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Zheijiang Zec Import & Export Co., Ltd v. J.C. Sussman

UNITED STATES DISTRICT COURT SOUTHERN DISTRICT OF NEW YORK


February 9, 2011

ZHEIJIANG ZEC IMPORT & EXPORT CO., LTD., PLAINTIFF,
v.
J.C. SUSSMAN, INC., J.C. SUSSMAN INTERNATIONAL ENTERPRISES, INC.,
JUN CONG AND XIAO HONG YANG, DEFENDANTS.

MEMORANDUM DECISION AND ORDER

This commercial action arises out of defendants' alleged failure to make complete payment on six invoices. On or about May 2, 2008, plaintiff filed its original Complaint against defendant J.C. Sussman, Inc., a wholesale importer of fabrics and finishing products, on the grounds of breach of contract, account stated and goods sold and delivered. On April 30, 2009, plaintiff's counsel learned that the defendant corporation had been dissolved. By Memorandum Decision and Order dated November 12, 2009, this Court granted plaintiff's motion to amend and allowed plaintiff to add Jun Cong, Xiao Hong Yang and J.C. Sussman International Enterprises, Inc. as parties to the instant action under causes of action for successor liability (de facto merger and mere continuation) and abuse of corporate formality (alter ego theory). Plaintiff filed its Amended Complaint on November 17, 2009; on or about January 7, 2010, defendants filed their Answer to Amended Complaint, which included a counterclaim for abuse of process. By Memorandum Decision and Order dated July 2, 2010, this Court granted plaintiff's motion to dismiss defendants' counterclaim.*fn1 Presently before this Court is plaintiff's motion for partial summary judgment pursuant to Rule 56 of the Federal Rules of Civil Procedure ("FRCP"). Specifically, plaintiff seeks summary judgment on two claims: (1) its claim for account stated against defendant J.C. Sussman, Inc. and (2) its claim for successor liability against defendant J.C. Sussman International Enterprises, Inc.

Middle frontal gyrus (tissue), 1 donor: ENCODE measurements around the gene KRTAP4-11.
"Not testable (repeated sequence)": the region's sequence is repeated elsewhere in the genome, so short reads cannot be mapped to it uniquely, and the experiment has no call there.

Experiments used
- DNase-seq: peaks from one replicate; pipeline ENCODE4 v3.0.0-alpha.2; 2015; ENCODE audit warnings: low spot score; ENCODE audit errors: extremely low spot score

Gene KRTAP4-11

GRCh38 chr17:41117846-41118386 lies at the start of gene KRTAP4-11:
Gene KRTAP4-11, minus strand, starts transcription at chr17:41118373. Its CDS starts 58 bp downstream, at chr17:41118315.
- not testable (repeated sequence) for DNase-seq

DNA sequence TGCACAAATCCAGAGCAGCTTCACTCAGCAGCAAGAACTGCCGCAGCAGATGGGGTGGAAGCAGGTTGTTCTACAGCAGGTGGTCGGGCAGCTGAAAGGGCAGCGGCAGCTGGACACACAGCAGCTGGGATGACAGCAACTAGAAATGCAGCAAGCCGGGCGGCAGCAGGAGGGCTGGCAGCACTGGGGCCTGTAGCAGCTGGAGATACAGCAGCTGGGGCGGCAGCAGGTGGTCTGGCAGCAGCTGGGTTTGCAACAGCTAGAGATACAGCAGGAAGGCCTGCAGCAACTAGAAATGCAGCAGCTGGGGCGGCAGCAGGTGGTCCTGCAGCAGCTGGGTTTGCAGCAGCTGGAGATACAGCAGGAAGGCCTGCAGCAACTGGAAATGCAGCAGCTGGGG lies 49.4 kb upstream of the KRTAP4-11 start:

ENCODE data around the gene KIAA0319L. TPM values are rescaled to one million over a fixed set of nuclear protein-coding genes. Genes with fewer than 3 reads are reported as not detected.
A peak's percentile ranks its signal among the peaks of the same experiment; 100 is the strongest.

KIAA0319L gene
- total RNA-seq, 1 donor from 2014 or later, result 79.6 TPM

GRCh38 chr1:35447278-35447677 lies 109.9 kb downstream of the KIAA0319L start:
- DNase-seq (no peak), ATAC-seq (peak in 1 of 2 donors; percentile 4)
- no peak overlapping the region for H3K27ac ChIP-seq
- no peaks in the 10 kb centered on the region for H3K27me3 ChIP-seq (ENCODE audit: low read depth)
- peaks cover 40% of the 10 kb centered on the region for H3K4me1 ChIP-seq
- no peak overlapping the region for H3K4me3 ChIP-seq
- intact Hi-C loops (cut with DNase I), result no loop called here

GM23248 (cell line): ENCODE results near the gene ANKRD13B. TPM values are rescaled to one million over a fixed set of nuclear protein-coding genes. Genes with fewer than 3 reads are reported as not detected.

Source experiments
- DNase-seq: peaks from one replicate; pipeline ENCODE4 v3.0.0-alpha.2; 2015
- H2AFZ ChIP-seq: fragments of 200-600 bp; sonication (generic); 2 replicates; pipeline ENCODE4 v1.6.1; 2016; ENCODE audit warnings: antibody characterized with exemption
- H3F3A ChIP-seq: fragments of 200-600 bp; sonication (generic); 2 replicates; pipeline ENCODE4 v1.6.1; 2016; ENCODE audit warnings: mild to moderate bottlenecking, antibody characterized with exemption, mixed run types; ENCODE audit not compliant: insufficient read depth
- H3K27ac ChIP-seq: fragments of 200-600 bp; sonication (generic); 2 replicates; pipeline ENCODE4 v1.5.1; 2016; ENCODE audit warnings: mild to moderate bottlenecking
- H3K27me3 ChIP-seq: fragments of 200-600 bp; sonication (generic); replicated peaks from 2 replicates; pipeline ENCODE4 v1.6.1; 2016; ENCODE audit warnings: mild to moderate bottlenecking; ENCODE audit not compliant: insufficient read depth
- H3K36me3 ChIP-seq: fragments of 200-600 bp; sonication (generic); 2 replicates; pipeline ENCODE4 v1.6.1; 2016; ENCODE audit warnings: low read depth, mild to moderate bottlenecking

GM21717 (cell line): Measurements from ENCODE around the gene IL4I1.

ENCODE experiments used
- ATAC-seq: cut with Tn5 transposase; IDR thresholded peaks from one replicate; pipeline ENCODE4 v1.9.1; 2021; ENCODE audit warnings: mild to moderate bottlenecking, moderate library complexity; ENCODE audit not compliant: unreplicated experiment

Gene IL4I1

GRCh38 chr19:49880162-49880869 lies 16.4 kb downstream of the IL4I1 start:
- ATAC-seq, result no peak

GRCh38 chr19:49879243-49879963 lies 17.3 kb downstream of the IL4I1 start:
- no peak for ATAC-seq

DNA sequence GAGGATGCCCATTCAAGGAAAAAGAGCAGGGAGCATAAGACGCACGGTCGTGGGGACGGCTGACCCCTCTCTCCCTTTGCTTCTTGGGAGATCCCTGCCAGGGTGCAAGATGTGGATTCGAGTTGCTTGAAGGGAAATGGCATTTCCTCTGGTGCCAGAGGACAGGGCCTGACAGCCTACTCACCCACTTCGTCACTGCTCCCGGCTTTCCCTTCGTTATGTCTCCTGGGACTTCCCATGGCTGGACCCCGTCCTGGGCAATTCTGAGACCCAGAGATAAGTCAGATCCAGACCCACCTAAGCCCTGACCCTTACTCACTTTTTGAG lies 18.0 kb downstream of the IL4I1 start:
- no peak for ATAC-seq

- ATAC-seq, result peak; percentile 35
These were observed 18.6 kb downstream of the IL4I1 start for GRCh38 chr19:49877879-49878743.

Summary judgment is appropriate "if the pleadings, depositions, answers to interrogatories, and admissions on file, together with the affidavits, if any, show that there is no genuine issue as to any material fact and that the moving party is entitled to a judgment as a matter of law." See FRCP 56(c). Specifically, the party seeking summary judgment has the burden of demonstrating that no genuine issue respecting any material fact exists. See Huminski v. Corsones, 396 F.3d 53, 69 (2d Cir. 2005). If the moving party meets its burden, the burden shifts to the opposing party to come forward with "specific facts showing that there is a genuine issue for trial." See FRCP 56(e). When deciding a summary judgment motion, the court must resolve all ambiguities and draw all factual inferences in favor of the party opposing the motion. See McPherson v. Coombe, 174 F.3d 276, 280 (2d Cir. 1999). The question is whether, in light of the evidence, a rational jury could find in favor of the nonmoving party. See Gallo v. Prudential Residential Servs., Ltd. Partnership, 22 F.3d 1219, 1224 (2d Cir. 1994). Summary judgment must be denied, therefore, if the court finds "there are any genuine factual issues that properly can be resolved only by a finder of fact


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